“The complexity of shipping overseas is where you see much of your issues,” Cronenwett says. “In a U.S. network each store is within days or hours of a distribution center. To get product to many of our stores internationally requires shipments that can take weeks or months. That can put a wrench in your forecasts.”

“When you’re thinking about stocking, you’re looking at how much you need but you also have to figure in the shipping restrictions,” White says. “How many of the products are in a box? How many boxes fill a pallet? You have to fill a shipping container, so will you have enough of product A, or what other products should be added to the shipment?”

The method Ace used for monitoring demand and lead times involved collecting data from one system, moving it to another, then manually configuring it into a spreadsheet. “It created several points where we could have errors,” Cronenwett says.

“It was not only time consuming, but the manual process of reviewing and making decisions based on the data we were collecting could be risky. We didn’t have that universal view.”

In early 2016, Blue Ridge sent a four-man implementation team to Ace’s headquarters in Illinois. “Because it’s cloud-based, we’re not onsite with a lot of people creating a bunch of custom code or building interfaces and workflows,” White says. “It’s more configured than customized. We take the data and feed it into our system.”

Working with the Blue Ridge system requires changing how demand forecasting is viewed. “Instead of entering that you need this many units or that number of days of safety stock, you say you want a 99.8 fill rate and the system shows what needs to be done to achieve that,” White says.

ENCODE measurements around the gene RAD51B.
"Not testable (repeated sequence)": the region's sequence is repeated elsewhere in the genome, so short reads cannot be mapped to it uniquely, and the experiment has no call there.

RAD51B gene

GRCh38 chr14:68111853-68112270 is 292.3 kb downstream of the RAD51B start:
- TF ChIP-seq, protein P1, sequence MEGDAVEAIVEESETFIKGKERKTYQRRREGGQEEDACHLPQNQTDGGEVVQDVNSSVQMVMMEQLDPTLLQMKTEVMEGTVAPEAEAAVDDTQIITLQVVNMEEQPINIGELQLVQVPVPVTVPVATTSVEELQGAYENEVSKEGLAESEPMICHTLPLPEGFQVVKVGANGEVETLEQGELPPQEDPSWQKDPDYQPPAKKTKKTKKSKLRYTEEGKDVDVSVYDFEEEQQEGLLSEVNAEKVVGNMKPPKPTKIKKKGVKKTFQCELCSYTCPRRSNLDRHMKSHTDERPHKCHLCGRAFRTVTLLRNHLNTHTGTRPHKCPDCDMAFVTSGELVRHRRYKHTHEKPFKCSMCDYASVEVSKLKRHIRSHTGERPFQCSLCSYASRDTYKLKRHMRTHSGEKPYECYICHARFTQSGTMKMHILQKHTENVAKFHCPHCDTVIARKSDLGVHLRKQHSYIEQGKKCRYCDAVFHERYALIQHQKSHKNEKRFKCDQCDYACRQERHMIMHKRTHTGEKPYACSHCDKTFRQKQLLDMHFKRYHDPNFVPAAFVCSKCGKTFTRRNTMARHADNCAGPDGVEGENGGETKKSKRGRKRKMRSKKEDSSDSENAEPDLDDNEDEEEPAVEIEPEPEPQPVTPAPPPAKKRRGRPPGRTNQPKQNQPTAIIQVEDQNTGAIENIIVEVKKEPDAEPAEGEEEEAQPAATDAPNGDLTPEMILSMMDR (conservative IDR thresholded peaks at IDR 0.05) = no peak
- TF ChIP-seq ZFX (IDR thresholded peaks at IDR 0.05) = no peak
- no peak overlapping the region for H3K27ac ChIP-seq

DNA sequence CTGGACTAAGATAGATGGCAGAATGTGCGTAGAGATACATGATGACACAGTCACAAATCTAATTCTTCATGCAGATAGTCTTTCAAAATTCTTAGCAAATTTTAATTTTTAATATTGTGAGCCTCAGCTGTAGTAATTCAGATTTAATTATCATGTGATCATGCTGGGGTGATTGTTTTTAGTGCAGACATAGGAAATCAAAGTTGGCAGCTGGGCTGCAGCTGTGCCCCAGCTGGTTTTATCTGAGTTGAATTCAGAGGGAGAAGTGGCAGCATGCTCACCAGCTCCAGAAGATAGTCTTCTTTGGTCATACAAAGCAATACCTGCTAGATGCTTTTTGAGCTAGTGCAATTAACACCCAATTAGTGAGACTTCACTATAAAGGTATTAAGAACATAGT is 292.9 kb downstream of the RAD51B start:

“That kind of goal-oriented nature of the system’s automation gives retailers a big advantage. You’re not spending hours calculating what would make the best and most efficient order.”

Beyond performance

“Past performance is no indication of future results” is a common axiom about the stock market, but it also applies to demand forecasting. “You can’t just take some snapshots of what the demand history has been for a product and assume that’s going to be the case tomorrow,” White says.

“You’ve got to look at the things that affect demand and see how they are changing. A forecast might tell you how many units of a product you’ll need, but it doesn’t necessarily tell you how many will fill a shipping container, and that’s real information retailers need.”

In addition to manufacturing and shipping dates, the Blue Ridge system takes weather, national holidays and other factors into account when calculating its forecasts. “These are details that are a huge factor over time,” Cronenwett says. “It can make the difference in getting seasonal products on the shelves when you need them to be there.”

Ace is closing in on its goal of 40 percent fewer stockouts a year after implementing Blue Ridge’s system.

Ace’s biggest goal was having 40 percent fewer stockouts a year after implementing Blue Ridge’s system; Cronenwett says the company is closing in on that figure.

“It’s a fairly significant improvement,” he says. “Normally when you roll out new software, you have that period where you think, ‘This isn’t going the way I thought it would.’ We haven’t had that with this project. It’s been a smooth transition.”

The future of demand forecasting for Ace is focused on incorporating big data analytics into supply chain logistics.

“Eventually, the focus of our attention will be on the individual consumer more than the product in demand planning,” White says. “We’ll have a better view of customers for each item and that will sharpen our analysis and make it more exact.”